Here we discuss advances in UV technology over the last decade, with an emphasis on photon counting, low noise, high eﬃciency detectors in sub-orbital programs. We focus on the use of innovative UV detectors in a NASA astrophysics balloon telescope, FIREBall-2, which successfully ﬂew in the Fall of 2018. The FIREBall-2 telescope is designed to make observations of distant galaxies to understand more about how they evolve by looking for diﬀuse hydrogen in the galactic halo. The payload utilizes a 1.0-meter class telescope with an ultraviolet multi-object spectrograph and is a joint collaboration between Caltech, JPL, LAM, CNES, Columbia, the University of Arizona, and NASA. The improved detector technology that was tested on FIREBall-2 can be applied to any UV mission. We discuss the results of the ﬂight and detector performance. We will also discuss the utility of sub-orbital platforms (both balloon payloads and rockets) for testing new technologies and proof-of-concept scientiﬁc ideas.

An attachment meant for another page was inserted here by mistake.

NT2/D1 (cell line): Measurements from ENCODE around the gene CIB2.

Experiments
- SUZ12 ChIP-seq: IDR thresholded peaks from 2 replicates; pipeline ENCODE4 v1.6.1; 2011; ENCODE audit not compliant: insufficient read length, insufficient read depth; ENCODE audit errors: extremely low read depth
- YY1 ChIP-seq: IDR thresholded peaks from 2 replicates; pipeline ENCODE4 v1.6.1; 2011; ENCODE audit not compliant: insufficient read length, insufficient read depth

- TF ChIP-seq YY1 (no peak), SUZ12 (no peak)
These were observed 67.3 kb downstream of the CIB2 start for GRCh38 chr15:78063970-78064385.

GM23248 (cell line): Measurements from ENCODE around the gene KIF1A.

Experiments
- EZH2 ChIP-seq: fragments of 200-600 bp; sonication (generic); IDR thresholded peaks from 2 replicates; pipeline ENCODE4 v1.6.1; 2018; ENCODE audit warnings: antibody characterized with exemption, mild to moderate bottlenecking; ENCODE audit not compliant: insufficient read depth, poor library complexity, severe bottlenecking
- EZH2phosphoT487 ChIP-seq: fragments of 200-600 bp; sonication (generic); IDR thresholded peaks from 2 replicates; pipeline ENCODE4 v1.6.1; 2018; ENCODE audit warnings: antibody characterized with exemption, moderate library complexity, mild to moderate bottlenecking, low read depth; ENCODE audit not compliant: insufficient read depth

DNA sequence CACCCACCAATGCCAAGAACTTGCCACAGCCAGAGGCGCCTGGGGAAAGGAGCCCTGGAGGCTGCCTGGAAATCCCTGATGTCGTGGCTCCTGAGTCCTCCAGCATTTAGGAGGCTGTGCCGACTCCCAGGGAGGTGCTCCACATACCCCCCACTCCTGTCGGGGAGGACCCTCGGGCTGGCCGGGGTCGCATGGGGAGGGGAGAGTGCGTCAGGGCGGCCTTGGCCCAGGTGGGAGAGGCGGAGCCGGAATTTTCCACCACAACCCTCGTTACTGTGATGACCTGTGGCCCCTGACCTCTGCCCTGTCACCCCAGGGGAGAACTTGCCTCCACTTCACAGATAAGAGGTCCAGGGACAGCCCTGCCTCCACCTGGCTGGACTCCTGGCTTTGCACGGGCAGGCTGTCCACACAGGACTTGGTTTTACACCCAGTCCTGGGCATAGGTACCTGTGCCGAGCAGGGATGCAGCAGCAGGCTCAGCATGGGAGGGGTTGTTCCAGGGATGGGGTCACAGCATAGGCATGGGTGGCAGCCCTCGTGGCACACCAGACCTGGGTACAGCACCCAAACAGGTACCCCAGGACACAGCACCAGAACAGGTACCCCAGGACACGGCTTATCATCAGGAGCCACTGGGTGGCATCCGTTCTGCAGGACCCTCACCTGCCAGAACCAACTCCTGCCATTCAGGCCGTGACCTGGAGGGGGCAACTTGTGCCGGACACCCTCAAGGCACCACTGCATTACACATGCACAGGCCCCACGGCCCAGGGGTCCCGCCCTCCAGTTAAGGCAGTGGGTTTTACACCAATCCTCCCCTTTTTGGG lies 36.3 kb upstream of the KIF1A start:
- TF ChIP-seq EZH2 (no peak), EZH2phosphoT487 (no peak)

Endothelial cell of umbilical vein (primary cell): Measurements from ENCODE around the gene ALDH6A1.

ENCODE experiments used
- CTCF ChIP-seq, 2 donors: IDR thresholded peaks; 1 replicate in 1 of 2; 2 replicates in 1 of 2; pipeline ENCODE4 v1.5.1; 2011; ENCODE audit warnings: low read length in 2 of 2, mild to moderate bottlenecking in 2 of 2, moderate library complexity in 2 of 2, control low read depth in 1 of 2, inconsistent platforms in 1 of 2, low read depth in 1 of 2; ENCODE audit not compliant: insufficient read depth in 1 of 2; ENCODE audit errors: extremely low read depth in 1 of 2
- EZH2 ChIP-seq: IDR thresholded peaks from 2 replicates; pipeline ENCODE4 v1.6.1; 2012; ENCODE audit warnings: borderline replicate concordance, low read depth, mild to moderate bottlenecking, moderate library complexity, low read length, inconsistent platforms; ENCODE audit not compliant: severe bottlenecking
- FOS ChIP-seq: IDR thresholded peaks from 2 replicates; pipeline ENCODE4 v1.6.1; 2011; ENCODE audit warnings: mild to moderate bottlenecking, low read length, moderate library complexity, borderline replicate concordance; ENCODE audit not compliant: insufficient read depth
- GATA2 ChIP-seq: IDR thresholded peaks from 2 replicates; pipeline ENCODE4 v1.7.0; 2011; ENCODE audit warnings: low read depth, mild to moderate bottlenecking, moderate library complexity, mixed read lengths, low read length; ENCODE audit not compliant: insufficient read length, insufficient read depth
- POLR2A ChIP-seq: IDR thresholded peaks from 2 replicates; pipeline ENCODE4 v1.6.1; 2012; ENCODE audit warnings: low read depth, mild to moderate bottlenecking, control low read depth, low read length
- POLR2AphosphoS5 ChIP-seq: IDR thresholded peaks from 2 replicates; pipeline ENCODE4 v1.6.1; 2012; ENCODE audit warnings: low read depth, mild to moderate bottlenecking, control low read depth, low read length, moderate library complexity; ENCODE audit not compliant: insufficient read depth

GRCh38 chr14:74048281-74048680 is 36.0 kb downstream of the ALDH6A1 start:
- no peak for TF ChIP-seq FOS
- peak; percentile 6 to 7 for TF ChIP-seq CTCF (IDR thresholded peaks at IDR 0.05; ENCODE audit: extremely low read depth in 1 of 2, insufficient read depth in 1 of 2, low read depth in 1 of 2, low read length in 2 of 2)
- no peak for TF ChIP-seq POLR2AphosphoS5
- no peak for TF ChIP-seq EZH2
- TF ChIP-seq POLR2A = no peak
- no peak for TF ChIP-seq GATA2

The circumgalactic medium (CGM) plays a critical role in the evolution of galaxy discs, as it hosts important mechanisms regulating their replenishment through inflows and outflows. Besides absorption spectroscopy, mapping of the HI Lyα emission of z>2 CGM is bringing a new perspective with a complete 2- or 3-D mapping. Despite this benefit, data in emission are very scarce in the large time span from z∼2 to the present because of the difficulties inherent to vacuum UV observations. The FIREBall-2 (Faint Intergalactic Redshifted Emission Balloon) instrument has been developed to help fill this gap and is scheduled for launch in September 2018. It has been optimized to provide a bi-dimensional (x, λ) map of the extremely faint diffuse Ly-a HI emission in the CGM at z∼0.7 and has the capability to observe ~200 galaxies and a dozen QSOs in a single night flight. Given its wide field of view (FOV) of 20x40 arcmin2, its angular resolution of 6-10 arcsec and spectral resolution above 1000, FIREBall-2 will bring important insights about the gas distribution in the CGM, and the velocity/temperature fields, and has the potential to bring statistical constraints. The instrument is a balloon-borne 1m telescope coupled to a UV multi-object spectrograph (MOS) designed to image the CGM in emission via specific spectral lines (Lya, CIV, OVI) redshifted in a narrow UV band [1990 - 2130]A for the nearby universe (0.2< z <1). The optical design relies on a 1.2-meter moving siderostat that stabilizes the beam and reflects the light on a fixed paraboloid which in turn images it at the entrance of the payload. This payload is constituted of a focal corrector followed by a slit Multi-Object Spectrograph (reflective 2400 g/mm holographic aspherical grating located between two Schmidt mirrors). The objects selection is achieved with a series of pre-installed precision mask systems that also feed the fine guidance camera. The detector is a e2v electron multiplying CCD coated and delta-doped by the Jet Propulsion Laboratory. FIREBall-2 is funded by CNES and NASA and is developed in cooperation with a Franco-American consortium composed of LAM, CALTECH, Columbia University, JPL and CST-CNES. In this presentation, we describe the final ground calibration of the instrument. We explain what technical specifications ensue from the scientific goals of the mission and we will then highlight why this optical design has been chosen. The calibration of the instrument (alignment - through focus - distortion) will be presented followed by the analysis of the instrument scientific performances. We will then describe the improvement and the calibration of the ZEMAX-coupled instrument model developed at LAM, based on these final performances. This model is finally used to make an end-to-end prediction of the observations of the emission of the CGM from a large halo in a cosmological simulation.